The readers of the Prince have long attested to the charm of the book. They smiled at its advice to the shrewd tyrant who seeks successfully to retain the power that he has acquired, however he acquired it. The first thing he should do, after attending to less pleasant, but “necessary,” affairs, is to encourage talent. He should incite citizens to “go peaceably about their business” whatever it is that occupies them. Aristotle did not give this advice to the tyrant. Rather, citing a famous tyrant, he held that the tyrant should prevent anything exceptional from showing its head. The talented were potential rivals. “Lop off their heads,” as the analogy to the grain fields went.
Machiavelli, however, in a passage we would least expect from him, thinks that, under the tyrant, “One man should not be afraid of improving his possessions, lest they be taken away from him, or another deterred by high taxes from starting a new business. Rather the prince should be ready to reward men who want to do these things and anyone who wants in any way to increase the prosperity of his city or his state” (21). Though perhaps self-serving, this advice is not bad. It is advice that Hobbes will later take up into modern liberalism.
One wonders, conversely, if the prince was equally worried, as he should have been, about citizens who made no effort to improve anything. They simply waited for him to supply their every need and want from the gathered “surplus” without adding much effort on their part. To keep them quiet, the corruption of the people with bread and circuses is an ancient tradition. Today, this same corruption is more likely to be phrased in terms of a “right” to something provided to everyone by the government, which is only too happy to accommodate.
It is not overly difficult to imagine an owner’s concern if he suspects that any improved property might be confiscated by his government as a sign of “exceptional” wealth. It is considered to be unjustly acquired simply because it is large by the government’s definition of what is large. It is but an indication of unjust inequality or exploitation. No other reason for its existence can be concocted. A division of the polity, albeit a disordered one, in terms of the conflict of wealth and poverty alone was already recorded as problematic and dangerous in Plato and Aristotle.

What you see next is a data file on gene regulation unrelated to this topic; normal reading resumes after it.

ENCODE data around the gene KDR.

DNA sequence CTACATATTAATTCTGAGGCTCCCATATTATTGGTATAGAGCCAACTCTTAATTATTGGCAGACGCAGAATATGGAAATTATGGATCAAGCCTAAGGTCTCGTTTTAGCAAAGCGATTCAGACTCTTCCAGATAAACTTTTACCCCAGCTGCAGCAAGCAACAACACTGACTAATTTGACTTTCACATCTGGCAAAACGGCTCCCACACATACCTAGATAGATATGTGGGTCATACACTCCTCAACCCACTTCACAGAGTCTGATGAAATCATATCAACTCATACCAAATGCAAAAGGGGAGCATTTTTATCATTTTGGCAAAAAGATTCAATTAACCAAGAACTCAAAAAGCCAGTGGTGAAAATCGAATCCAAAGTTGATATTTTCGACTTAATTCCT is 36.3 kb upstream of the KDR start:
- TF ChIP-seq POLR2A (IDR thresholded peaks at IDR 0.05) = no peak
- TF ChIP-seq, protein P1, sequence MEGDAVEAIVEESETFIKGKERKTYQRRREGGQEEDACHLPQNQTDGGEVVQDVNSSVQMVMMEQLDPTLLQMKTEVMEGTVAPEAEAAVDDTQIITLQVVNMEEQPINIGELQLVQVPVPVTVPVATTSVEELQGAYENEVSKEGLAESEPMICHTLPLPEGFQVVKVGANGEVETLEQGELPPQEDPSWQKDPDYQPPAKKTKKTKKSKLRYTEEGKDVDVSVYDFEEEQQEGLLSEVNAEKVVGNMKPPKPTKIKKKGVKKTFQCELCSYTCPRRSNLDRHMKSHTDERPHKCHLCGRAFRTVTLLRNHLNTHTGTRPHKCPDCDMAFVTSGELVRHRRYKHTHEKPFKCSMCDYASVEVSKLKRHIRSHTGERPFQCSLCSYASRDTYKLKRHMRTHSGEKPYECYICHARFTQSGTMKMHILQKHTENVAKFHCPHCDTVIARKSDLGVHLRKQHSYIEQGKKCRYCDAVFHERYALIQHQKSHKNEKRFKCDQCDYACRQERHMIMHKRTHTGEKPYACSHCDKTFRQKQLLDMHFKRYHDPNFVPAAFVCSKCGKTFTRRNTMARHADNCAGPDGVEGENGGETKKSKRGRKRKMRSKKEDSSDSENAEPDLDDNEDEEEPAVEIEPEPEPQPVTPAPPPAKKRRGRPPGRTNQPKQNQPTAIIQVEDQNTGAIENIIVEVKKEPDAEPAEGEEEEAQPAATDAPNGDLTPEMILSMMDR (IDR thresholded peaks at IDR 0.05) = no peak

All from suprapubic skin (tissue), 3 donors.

Men will not work, or work overly much, if they are convinced that they will get little or nothing out of it and if a good portion of what they do earn is confiscated. Nor will they work if they are convinced that they are “owed” a living by the government. They simply wait till what they need is given to them. The same principle relates to the levy of high taxes on successful innovations.
As Adam Smith already indicated, the increase of wealth provided by a discovery by an inventor needs a just reward. Otherwise, the inventor will not bother. With such high taxes, men will discourage an entrepreneur from starting anything that might grow into taxable property that can be taken away. Machiavelli saw that the prince ought to encourage and reward those who want to improve their property and begin new businesses.
This latter view, of course, presupposes a prince who does not want to increase prosperity for other reasons. He may rather have a theory of equality and inequality, for instance, that sees any notable difference in income as a sign of exploitation or, as Proudhon once said of property itself, of “theft.” Not a few enthusiastic politicians are eager to distribute wealth without much wondering where it came from, how much work it took to produce, or even what wealth is. The spiritual origins of wealth are the most neglected depths of the economic sciences, such as it is. The most important thing to know about wealth is that its source is not property, nor money, nor governmental confiscation. It is that is wealth is finally based on the human mind and its capacity to produce something that we need or could appreciate.